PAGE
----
Tutorial :Java polymorphic methods



Question:

In Java i have abstract class named Operation and three its subclasses called OperationActivation, OperationPayment and OperationSendEmail.

ADDED FROM COMMENT: Operation* objects are EJB Entity Beans so I can't have business logic inside them.

No I want to create processor class like this:

public class ProcessOperationService {    public void processOperation(Operation operation) {      out.println("process Operation");      process(operation);  }    public void process(OperationActivation operationActivation) {      out.println("process Activation");  }    public void process(OperationPayment operationPayment) {      out.println("process Payment");  }    public void process(OperationSendEmail operationSendEmail) {      out.println("process OperationSendEmail");  }          

}

Processing each operation requires different logic so I want to have three different methods , one for each operation.

Of course this code doesn't compile. Am I missing something or it can't be done that way?


Solution:1

Shouldn't your Operation* objects be doing the work themselves ? So you can write (say)

for (Operation op : ops) {     op.process();  }  

You can encapsulate the logic for each particular operation in its own class, and that way everything related to OperationPayment remains in the OperationPayment class. You don't need a Processor class (and so you don't need to modify a Processor class everytime you add an Operation)

There are more complex patterns to enable objects to mediate wrt. what they need to execute, but I'm not sure you need something that complex at this stage.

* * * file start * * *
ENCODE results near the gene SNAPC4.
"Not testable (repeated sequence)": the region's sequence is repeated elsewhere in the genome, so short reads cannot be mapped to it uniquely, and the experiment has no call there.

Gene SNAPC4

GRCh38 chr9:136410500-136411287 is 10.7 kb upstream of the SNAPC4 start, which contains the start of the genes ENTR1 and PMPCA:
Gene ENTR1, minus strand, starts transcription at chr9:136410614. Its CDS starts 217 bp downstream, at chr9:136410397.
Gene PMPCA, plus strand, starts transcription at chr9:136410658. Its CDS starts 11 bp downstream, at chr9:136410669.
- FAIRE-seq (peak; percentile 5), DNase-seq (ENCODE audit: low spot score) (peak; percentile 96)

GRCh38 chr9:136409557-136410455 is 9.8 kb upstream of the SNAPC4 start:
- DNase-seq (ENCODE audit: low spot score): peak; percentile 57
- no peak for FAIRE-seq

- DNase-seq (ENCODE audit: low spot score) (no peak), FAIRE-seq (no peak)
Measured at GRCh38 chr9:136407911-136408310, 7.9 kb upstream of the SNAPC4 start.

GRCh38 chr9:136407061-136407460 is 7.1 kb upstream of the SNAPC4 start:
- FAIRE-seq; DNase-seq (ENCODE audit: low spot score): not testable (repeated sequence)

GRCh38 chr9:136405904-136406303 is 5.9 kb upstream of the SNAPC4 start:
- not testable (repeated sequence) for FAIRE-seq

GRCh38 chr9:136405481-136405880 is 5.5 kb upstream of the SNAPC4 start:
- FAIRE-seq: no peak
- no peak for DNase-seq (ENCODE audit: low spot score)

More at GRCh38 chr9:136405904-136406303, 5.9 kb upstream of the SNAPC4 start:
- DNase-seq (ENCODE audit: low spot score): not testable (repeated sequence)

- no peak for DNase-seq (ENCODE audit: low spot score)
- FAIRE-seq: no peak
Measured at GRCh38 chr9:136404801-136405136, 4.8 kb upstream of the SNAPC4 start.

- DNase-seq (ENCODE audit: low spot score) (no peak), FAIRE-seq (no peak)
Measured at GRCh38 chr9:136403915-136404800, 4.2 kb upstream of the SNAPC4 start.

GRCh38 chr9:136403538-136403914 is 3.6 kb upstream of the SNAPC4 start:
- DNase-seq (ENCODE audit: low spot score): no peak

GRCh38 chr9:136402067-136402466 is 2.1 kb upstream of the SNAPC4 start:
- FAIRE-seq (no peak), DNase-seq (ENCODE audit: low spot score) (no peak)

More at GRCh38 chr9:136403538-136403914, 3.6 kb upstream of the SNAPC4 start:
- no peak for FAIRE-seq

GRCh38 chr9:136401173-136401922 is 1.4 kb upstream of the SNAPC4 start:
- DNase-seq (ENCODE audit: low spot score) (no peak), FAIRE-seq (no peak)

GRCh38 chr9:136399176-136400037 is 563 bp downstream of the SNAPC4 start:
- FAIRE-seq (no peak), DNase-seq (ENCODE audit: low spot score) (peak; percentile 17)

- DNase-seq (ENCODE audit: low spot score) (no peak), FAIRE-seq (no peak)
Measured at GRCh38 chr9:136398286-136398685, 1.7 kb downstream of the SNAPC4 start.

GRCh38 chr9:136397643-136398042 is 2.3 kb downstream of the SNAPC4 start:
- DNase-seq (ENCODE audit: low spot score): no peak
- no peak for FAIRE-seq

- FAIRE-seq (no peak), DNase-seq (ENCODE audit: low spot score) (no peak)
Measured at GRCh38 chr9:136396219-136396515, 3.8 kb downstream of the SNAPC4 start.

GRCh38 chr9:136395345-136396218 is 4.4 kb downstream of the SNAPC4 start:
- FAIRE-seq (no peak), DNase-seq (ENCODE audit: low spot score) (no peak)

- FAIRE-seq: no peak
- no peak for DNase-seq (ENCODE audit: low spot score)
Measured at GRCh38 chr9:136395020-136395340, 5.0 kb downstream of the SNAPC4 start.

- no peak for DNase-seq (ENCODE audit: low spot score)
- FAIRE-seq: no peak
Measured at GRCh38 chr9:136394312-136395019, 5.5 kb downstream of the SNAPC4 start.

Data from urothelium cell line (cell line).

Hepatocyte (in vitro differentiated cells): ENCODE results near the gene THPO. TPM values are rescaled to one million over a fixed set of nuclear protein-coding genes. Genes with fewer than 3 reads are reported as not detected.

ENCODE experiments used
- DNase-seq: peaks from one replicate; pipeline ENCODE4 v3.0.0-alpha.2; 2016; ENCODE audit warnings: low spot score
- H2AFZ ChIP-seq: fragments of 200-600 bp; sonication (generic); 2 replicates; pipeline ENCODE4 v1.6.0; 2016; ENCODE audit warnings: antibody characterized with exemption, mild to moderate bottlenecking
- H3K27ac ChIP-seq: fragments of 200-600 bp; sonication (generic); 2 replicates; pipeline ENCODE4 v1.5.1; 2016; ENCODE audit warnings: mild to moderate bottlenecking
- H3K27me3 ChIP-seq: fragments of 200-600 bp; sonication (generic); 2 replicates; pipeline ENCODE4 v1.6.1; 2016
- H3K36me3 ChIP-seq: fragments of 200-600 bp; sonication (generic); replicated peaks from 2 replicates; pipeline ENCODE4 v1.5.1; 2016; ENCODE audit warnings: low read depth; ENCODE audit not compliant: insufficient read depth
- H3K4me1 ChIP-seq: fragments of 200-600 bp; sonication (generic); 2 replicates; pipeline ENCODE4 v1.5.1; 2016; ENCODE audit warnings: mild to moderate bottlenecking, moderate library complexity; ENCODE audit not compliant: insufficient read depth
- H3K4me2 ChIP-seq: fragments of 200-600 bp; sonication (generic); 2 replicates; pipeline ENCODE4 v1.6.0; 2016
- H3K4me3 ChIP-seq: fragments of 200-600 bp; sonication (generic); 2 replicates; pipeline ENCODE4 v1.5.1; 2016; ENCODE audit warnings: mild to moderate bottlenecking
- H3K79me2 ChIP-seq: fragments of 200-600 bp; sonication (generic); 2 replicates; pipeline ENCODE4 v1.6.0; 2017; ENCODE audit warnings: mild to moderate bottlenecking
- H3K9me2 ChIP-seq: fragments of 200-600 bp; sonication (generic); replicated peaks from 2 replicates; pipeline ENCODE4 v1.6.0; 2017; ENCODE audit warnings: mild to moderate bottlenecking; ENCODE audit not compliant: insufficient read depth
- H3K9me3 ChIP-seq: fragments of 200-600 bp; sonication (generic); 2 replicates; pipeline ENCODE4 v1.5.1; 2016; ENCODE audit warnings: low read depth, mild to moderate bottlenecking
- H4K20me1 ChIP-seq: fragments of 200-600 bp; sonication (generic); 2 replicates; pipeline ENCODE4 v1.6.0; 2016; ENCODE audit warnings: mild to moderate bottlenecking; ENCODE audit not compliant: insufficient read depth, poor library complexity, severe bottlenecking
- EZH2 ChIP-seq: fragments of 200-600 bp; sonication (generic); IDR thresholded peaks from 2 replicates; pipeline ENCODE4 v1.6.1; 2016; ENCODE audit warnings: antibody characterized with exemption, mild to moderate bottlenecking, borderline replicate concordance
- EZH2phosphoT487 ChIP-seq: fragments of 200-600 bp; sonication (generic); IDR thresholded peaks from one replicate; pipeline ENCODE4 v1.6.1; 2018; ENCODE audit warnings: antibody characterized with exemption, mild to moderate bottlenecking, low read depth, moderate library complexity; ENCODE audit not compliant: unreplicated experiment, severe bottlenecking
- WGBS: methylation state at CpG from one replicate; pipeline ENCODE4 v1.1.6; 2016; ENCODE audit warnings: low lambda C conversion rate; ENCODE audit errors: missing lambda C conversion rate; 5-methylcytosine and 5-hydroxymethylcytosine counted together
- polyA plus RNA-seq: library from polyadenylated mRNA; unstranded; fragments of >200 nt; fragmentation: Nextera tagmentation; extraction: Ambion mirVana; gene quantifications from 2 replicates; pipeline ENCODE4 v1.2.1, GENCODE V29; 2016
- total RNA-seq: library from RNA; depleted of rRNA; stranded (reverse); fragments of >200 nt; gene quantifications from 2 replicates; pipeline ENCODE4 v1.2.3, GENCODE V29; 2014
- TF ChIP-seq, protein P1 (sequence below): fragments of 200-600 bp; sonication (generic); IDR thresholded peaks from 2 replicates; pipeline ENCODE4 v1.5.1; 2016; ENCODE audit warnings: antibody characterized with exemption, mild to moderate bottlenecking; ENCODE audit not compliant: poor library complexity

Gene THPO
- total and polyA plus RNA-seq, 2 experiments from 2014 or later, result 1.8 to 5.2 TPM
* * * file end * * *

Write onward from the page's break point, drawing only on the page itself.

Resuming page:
Solution:2

You are mixing up overloading and polymorphic method handling. When you overload methods based on the parameter type, that is static polymorphism. Those methods should be called from code that knows at compile-time what the type is. You could possibly do the following, but it wouldn't be clean object-oriented code:

public class ProcessOperationService {    public void processOperation(Operation operation) {      out.println("process Operation");      if (operation instanceof OperationActivation)          process((OperationActivation)operation);      else if (operation instanceof OperationPayment)          process((OperationPayment)operation);      ...  }    public void process(OperationActivation operationActivation) {      out.println("process Activation");  }  ...  }  

It would be much better to let the automatic run-time polymorphism work, by doing as Brian Agnew suggested, and making process be a method of each Operation subtype itself.


Solution:3

Assumption: Operation* objects are subclasses of Operation

Unless the processOperation(Operation) method is performing some common functionality, you could just remove it and expose the process(Operation) methods.

The Command Pattern (JavaWorld Explanation) might be useful, but it's tricky to tell exactly what properties you want from your question.


Solution:4